They understand how and when to collaborate with specialists and para-educators
to support English language development. Based on appropriate assessment
information, candidates select instructional materials and strategies,
including activities in the area of visual and performing arts, to develop
studentsí abilities to comprehend and produce English. They use English
that extends studentsí current level of development yet is still comprehensible.
They know how to analyze student errors in oral and written language
in order to understand how to plan differentiated instruction.
Candidates for a Teaching Credential know and apply pedagogical theories,
principles and practices for the development of academic language, comprehension,
and knowledge in the subjects of the core curriculum. They use systematic
instructional strategies, including contextualizing key concepts, to
make grade-appropriate or advanced curriculum content comprehensible
to English learners. They allow students to express meaning in a variety
of ways, including in their first language, and, if available, manage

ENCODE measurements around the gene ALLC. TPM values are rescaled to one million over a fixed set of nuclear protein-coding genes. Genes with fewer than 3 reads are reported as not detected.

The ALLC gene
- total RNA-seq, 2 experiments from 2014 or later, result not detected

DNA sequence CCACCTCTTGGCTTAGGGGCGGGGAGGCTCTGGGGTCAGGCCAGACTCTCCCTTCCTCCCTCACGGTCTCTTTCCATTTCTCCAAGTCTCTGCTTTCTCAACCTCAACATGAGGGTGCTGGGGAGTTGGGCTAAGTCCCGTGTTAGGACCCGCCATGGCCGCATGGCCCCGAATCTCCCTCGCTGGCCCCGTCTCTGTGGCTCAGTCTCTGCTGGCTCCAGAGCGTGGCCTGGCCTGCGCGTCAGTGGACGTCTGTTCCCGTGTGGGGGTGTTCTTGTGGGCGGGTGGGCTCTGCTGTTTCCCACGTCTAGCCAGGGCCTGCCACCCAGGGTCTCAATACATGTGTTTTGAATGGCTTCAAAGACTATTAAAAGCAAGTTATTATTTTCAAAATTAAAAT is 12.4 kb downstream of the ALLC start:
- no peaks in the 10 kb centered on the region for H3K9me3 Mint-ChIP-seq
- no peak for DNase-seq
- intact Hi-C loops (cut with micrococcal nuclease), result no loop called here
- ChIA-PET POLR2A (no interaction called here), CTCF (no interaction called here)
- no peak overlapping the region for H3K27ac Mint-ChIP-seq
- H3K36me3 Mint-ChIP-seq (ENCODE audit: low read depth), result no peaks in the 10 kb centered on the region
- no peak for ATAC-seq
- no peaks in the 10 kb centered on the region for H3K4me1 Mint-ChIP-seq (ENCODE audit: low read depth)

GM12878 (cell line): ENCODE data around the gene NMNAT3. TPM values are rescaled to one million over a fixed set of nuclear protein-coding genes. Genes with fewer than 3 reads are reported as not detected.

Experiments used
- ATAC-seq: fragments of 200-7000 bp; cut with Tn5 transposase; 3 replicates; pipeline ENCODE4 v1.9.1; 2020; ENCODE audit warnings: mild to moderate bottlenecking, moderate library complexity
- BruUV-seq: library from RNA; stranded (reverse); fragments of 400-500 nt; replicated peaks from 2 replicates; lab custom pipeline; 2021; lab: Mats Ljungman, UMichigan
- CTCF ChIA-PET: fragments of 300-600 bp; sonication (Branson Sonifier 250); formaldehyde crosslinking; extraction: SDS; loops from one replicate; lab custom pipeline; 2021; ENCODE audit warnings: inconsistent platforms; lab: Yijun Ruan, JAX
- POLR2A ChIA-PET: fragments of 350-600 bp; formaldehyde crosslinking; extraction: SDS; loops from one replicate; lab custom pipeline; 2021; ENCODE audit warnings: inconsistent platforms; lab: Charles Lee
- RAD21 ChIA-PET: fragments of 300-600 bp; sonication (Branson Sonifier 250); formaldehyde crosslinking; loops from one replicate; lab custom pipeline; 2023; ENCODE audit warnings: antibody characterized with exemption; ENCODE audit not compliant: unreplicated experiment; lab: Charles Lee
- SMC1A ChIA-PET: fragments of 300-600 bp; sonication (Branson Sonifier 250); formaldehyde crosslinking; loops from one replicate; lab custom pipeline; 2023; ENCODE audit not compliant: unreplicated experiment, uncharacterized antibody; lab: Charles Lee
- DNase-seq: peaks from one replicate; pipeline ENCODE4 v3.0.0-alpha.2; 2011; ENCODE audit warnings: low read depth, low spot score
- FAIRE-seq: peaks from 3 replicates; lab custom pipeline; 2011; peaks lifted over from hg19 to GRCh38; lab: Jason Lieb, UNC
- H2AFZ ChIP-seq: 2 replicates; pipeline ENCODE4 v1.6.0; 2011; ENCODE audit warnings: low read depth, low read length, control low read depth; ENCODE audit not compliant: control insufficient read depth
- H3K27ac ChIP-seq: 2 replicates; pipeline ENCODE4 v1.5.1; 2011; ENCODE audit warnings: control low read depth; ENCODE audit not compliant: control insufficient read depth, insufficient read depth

first language support such as para-educators, peers, and books. They
use questioning strategies that model or represent familiar English
grammatical constructions. They make learning strategies explicit.
Candidates understand how cognitive, pedagogical, and individual factors
affect studentsí language acquisition. They take these factors into
account in planning lessons for English language development and for
Teachers are not expected to speak the studentsí primary language, unless
they hold an appropriate credential and teach in a bilingual classroom.
The expectation is that they understand how to use available resources
in the primary language, including studentsí primary language skills,
to support their learning of English and curriculum content.
TPE 8: Learning about Students
Candidates for a Teaching Credential draw upon an understanding of patterns
of child and adolescent development to understand their students. Using
formal and informal methods, they assess studentsí prior mastery of
academic language abilities, content knowledge, and skills, and maximize
learning opportunities for all students. Through interpersonal interactions,
they learn about studentsí abilities, ideas, interests and aspirations.
They encourage parents to become involved and support their efforts
to improve student learning. They understand how multiple factors, including
gender and health, can influence studentsí behavior, and understand
the connections between studentsí health and their ability to learn.